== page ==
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Huge Laser Aims to Create Star on Earth

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posted on Apr, 28 2010 @ 09:31 AM
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Huge Laser Aims to Create Star on Earth


www.cnn.com

Livermore, California (CNN) -- Scientists at a government lab here are trying to use the world's largest laser -- it's the size of three football fields -- to set off a nuclear reaction so intense that it will make a star bloom on the surface of the Earth.

The Lawrence Livermore National Laboratory's formula for cooking up a sun on the ground may sound like it's stolen from the plot of an "Austin Powers" movie. But it's no Hollywood fantasy: The ambitious experiment will be tried for real, and for the first time, late this summer.

(visit the link for the full news article)




posted on Apr, 28 2010 @ 09:31 AM
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Sorry if I'm not the first one to post this. If the thread is redundant, go ahead and kick it to the curb. I know there were some threads earlier this year when the existence of this fusion laser was first announced, but I am intrigued by both the content and the presentation of this article.

There is, of course, the double-edged sword of potential: a possible solution to the world's energy problems (replaced with the balance of power problems caused by "ownership" of this technology) also the potential for massive cataclysmic destruction.

More interesting to me is the way the article is worded and presented. CNN is as MSM as it gets and this articles seems as if they are trying to play up the cataclysm angle. Get people worried about this advancement so that when it "fails" (or its success is not made public) there will be relief rather than demands that researchers attempt to harness this potential windfall to humanity.

The creating a star on Earth verbiage is remarkably similar to the talk of CERN creating black holes. What is the value in using this kind of language to describe scientific endeavors that are far beyond the comprehension of the lay population?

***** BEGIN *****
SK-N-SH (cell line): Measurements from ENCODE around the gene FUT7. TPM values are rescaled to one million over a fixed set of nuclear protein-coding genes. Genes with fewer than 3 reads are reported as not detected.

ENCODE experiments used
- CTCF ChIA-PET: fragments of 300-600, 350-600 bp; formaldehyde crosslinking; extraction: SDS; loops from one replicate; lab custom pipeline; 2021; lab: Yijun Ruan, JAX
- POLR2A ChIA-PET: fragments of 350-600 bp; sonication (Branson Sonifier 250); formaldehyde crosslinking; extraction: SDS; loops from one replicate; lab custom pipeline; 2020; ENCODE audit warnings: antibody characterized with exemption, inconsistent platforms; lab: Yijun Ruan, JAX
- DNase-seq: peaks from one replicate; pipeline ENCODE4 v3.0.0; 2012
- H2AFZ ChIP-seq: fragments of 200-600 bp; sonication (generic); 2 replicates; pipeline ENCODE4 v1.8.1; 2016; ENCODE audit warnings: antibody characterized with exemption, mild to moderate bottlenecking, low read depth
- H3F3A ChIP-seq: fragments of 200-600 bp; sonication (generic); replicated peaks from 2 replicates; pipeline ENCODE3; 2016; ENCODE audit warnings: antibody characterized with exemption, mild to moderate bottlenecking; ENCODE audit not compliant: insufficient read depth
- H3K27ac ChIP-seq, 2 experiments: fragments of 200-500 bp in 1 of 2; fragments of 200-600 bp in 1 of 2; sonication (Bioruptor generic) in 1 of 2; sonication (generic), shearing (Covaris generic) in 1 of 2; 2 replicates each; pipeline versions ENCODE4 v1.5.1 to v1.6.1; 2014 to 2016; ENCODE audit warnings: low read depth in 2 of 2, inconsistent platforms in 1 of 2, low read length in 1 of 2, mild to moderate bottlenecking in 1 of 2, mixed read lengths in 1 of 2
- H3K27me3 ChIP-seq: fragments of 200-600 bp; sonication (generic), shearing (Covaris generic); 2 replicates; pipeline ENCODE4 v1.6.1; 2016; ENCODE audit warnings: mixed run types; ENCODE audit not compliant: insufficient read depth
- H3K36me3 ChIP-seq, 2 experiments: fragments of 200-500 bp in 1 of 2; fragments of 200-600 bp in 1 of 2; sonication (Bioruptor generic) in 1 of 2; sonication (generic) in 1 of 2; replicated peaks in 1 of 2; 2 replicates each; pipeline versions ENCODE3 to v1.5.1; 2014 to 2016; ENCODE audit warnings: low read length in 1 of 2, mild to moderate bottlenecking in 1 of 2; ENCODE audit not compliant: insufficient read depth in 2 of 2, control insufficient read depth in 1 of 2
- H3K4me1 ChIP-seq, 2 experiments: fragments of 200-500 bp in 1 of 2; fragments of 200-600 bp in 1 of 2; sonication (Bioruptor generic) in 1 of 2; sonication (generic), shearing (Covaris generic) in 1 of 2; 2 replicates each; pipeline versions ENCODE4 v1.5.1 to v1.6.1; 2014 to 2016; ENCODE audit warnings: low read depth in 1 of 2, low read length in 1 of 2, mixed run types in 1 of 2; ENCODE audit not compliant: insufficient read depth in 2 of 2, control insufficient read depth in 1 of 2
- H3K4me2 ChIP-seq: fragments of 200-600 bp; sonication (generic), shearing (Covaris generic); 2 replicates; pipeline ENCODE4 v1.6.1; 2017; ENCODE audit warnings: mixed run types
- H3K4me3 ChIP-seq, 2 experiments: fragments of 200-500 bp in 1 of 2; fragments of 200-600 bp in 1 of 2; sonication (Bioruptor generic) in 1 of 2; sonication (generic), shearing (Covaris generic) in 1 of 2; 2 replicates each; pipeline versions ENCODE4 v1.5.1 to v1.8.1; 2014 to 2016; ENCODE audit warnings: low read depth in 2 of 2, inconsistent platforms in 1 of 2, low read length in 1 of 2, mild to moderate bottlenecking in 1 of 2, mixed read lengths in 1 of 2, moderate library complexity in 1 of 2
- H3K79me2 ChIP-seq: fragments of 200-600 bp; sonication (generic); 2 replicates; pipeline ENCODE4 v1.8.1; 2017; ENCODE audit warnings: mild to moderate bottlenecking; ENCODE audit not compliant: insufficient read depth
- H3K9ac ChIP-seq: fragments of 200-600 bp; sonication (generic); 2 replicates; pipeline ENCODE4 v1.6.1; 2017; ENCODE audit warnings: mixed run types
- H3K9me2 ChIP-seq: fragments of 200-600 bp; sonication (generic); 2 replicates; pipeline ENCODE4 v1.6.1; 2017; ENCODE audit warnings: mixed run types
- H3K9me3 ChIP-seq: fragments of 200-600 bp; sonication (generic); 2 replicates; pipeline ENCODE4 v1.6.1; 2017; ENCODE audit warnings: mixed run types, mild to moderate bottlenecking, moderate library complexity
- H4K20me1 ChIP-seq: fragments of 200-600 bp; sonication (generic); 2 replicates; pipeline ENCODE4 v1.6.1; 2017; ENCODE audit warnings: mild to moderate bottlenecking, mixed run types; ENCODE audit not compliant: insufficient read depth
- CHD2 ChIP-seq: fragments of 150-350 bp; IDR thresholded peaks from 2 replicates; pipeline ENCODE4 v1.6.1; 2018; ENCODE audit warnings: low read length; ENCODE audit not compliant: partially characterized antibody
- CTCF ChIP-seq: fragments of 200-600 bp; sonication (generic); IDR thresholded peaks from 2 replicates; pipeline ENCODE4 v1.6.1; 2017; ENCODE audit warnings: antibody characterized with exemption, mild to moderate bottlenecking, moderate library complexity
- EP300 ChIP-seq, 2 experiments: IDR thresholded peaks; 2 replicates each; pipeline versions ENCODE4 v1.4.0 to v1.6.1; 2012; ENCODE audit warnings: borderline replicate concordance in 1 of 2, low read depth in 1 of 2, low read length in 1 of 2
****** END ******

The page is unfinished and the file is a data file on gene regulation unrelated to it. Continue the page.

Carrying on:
I mean, if you were to tell a cave man (assuming a capacity for language) that you are going to burn the part of the air that makes breathing work, would he have been in favor of fire? I think not.

So we have ideas and projects to big and significant to be kept under wraps, yet the MSM and TPTB seem intent on demonizing them in the minds of the public. To what end?

Conversely, what if the worst possible outcome of these various projects is the actual intent? Immanetize the Eschaton much?

Paranoia could put many different spins on this. Thoughts?

www.cnn.com
(visit the link for the full news article)

[edit on 28-4-2010 by RobertAntonWeishaupt]



posted on Apr, 28 2010 @ 09:35 AM
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this is awesome news!
i work in livermore. the interesting thing about testing new technology is that there are variables in play that yield a "never done before" issue, that 'could' introduce an unexpected outcome.

interesting times we do live in though.



posted on Apr, 28 2010 @ 09:47 AM
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Am I the only one who thinks this might have some serious problems? A star on earth..... Shouldn’t we study our sun more first instead of making stars on our planet?